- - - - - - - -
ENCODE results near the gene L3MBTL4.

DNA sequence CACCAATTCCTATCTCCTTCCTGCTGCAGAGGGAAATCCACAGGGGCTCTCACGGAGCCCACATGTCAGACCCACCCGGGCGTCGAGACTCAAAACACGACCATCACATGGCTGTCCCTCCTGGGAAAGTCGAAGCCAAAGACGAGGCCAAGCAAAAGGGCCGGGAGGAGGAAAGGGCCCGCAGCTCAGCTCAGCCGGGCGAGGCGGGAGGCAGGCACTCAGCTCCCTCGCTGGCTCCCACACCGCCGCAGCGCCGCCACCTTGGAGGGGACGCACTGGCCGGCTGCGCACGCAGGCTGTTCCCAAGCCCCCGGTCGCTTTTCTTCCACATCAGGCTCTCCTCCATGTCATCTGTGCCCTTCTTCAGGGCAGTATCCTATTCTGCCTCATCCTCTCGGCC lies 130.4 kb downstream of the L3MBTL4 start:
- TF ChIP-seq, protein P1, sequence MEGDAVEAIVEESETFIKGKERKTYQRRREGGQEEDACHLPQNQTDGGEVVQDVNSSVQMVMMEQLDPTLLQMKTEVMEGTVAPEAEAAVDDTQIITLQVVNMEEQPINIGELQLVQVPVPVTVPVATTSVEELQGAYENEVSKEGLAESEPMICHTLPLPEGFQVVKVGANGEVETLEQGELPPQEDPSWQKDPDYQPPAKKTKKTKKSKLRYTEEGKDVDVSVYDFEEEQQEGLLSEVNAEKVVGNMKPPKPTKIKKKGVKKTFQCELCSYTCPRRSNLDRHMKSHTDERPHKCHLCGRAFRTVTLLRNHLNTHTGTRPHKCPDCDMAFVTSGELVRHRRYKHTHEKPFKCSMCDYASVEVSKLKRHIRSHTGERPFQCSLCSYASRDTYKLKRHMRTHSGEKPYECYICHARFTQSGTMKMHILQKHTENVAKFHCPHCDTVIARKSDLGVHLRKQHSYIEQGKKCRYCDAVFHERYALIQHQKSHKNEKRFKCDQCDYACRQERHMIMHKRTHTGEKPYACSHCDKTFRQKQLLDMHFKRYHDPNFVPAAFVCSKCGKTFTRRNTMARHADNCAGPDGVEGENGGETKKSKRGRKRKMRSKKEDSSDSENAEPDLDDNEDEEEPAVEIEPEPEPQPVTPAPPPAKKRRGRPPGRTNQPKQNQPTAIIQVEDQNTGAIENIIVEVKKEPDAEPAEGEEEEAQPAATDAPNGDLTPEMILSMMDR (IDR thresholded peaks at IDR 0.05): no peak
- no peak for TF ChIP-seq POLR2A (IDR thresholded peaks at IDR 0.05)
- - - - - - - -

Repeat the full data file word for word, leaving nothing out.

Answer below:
ENCODE results near the gene L3MBTL4.

DNA sequence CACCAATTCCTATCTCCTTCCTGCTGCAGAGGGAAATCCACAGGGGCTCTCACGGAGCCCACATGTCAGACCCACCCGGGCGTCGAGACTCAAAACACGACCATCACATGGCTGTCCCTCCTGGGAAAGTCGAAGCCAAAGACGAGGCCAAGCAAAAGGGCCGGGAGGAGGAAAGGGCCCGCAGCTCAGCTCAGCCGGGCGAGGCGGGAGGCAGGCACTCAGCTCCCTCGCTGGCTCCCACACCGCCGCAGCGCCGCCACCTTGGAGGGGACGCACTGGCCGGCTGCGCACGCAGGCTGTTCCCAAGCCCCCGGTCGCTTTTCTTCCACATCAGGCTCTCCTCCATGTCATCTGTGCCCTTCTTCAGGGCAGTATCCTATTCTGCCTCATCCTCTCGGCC lies 130.4 kb downstream of the L3MBTL4 start:
- TF ChIP-seq, protein P1, sequence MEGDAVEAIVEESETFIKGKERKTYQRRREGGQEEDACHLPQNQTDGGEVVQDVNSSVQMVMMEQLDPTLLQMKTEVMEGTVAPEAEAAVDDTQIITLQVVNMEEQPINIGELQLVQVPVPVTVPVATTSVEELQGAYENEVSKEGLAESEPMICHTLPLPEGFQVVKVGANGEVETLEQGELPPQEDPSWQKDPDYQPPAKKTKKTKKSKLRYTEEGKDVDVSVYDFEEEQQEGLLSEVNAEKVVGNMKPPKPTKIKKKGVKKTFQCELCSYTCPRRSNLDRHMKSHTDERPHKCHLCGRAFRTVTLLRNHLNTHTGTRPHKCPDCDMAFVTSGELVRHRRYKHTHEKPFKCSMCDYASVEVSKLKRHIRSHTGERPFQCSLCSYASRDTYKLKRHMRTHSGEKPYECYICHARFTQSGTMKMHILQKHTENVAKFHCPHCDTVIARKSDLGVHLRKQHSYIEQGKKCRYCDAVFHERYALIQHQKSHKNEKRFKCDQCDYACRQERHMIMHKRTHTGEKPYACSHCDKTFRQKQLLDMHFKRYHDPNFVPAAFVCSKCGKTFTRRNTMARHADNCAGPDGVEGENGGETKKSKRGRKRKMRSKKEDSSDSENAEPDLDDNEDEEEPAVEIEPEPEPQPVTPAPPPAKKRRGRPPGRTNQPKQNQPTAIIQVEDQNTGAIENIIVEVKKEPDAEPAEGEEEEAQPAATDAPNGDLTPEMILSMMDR (IDR thresholded peaks at IDR 0.05): no peak
- no peak for TF ChIP-seq POLR2A (IDR thresholded peaks at IDR 0.05)